Door framing question

I am gutting my house and need to frame a few new doors and remove a few doors.
In close examination, the way the existing doors are framed is very different from what I have seen typically done. Here is a picture of the door frames of two adjacent doors.
http://i173.photobucket.com/albums/w67/143house/P1010217.jpg
The right side is the rough frame of the door, looks typical.
On the left side I removed the piece of wood that is vertical. Normally those are just 1x6 nailed onto the 2x4 stud right? I pryed out one piece and was surprised it is a piece of 2x6 routed on both sides to form a "T" section. So the wider part is on the outside and the drywall stops short of it.
The house is 35 years old, I wonder why it was done this way, and whether there is any advantage of doing it this way. If I have to frame new doors should I use this method to be consistent?
Thanks,
MC
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I am sorry I forgot to include a picture of what the piece look like. Here it is:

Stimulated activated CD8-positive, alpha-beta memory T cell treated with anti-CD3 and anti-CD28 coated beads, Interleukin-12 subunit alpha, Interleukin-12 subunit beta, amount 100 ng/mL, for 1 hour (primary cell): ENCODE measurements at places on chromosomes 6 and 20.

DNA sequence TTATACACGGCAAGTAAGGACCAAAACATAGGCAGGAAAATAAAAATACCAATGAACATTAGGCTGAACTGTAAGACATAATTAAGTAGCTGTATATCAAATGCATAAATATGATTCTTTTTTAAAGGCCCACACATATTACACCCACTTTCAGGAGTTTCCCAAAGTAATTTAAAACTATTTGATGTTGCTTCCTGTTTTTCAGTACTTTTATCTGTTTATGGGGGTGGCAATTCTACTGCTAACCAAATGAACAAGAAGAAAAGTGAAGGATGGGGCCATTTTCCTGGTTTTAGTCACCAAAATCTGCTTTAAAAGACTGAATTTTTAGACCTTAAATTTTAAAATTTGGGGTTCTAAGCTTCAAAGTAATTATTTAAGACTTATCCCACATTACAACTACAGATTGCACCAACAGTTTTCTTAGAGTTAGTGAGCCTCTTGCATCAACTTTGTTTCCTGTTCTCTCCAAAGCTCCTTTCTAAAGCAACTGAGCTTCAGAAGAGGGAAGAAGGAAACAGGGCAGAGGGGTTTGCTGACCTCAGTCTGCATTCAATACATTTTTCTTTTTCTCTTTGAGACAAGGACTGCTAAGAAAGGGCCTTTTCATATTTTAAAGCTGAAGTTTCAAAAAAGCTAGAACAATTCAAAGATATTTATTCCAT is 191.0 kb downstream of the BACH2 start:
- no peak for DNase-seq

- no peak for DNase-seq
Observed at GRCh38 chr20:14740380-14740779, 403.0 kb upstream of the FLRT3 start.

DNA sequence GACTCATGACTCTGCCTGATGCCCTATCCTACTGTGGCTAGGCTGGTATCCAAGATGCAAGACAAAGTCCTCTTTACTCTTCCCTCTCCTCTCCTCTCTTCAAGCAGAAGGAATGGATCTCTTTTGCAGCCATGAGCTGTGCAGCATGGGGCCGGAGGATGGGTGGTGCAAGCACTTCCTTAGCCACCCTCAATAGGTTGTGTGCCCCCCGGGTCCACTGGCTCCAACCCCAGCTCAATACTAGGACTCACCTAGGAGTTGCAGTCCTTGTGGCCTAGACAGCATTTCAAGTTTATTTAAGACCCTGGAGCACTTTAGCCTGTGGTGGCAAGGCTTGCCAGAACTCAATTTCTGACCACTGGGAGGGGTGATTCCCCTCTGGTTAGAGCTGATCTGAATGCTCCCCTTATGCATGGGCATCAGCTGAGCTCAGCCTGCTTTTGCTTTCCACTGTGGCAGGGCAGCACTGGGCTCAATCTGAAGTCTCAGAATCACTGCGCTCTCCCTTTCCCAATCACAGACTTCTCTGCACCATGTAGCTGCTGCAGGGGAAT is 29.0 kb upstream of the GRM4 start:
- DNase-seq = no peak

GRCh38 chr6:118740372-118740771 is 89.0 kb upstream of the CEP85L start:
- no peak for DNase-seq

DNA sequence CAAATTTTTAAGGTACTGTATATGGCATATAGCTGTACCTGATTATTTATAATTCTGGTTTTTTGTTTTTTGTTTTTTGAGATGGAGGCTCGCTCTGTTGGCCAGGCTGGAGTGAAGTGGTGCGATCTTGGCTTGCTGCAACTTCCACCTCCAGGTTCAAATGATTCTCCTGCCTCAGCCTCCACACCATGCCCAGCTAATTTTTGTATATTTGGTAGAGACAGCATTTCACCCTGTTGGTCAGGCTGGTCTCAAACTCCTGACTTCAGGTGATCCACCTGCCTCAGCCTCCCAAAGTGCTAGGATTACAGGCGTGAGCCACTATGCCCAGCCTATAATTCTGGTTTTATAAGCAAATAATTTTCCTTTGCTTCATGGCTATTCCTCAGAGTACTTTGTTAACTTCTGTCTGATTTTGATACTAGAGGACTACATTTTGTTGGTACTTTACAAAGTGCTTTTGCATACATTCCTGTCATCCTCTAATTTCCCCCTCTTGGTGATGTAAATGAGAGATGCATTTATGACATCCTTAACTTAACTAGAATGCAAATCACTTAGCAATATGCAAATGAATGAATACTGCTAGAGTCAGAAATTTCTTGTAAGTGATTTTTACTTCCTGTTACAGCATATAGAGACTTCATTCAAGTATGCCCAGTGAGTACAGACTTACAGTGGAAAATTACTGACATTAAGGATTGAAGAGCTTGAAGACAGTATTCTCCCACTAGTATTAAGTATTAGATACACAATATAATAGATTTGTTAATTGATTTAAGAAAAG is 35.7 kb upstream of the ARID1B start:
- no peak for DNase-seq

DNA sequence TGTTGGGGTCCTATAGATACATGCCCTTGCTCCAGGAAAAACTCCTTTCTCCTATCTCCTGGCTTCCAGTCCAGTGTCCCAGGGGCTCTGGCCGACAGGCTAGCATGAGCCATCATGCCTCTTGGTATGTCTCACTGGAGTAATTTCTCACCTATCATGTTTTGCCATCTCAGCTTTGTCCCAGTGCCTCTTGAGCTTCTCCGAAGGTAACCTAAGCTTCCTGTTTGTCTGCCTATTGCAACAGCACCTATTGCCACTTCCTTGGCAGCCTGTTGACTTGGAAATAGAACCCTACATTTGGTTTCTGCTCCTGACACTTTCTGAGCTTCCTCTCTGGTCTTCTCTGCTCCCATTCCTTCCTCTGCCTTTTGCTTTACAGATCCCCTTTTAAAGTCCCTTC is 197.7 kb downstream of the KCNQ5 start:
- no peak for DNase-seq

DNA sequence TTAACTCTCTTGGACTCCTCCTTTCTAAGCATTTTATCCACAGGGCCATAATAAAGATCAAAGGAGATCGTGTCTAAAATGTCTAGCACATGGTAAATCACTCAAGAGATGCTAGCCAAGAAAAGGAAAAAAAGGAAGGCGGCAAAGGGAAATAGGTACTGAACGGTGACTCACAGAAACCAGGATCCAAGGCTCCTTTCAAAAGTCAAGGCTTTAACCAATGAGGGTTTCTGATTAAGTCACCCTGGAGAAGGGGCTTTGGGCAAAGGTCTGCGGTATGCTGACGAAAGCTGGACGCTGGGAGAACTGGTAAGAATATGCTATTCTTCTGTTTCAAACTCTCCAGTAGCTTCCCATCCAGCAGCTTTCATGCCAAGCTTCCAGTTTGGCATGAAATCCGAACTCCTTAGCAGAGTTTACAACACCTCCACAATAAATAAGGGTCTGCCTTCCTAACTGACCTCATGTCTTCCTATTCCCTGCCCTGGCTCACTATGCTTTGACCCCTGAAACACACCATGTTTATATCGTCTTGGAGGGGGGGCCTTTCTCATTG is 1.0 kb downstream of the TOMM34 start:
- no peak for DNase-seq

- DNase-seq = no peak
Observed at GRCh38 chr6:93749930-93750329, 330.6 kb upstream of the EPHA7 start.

http://i173.photobucket.com/albums/w67/143house/P1010221.jpg
MC
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All the doors were roughed in like that? It would provide a better nailer for the trim around the door than drywall does, but I don't think it is a big deal. I haven't seen anything like that before either. That isn't a stock trim profile you can get from any lumberyard I have seen, so the GC or lead carpenter put some hours into creating those.
aem sends...
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Yes they are all rough in like that. It's just that I am taking down 7 doors and building 4 new doors, so I have those pieces left over to use if I pull out all the nails in it. Just wondering if there is any advantage of reusing those profiles.
MC
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Hey, if they are clean, dry, straight, and non-rotted, any piece of wood you can reuse, is a piece you don't have to buy. Old wood like that will be harder to nail into, but you can be pretty sure it isn't gonna warp any more, or change size. 45-year old framing lumber will be like trim grade today. In this 1960 house, to block a hole where a wall furnace came out (long story), I had to drill freaking pilot holes in the studs to install the blocking for the drywall patch. The old studs kept bending the cheap 16d nails I was using. Since the piece will be buried, you can likely just clip off many of the nails instead of fighting with them, unless they will get in the way of the new nails.
aem sends....
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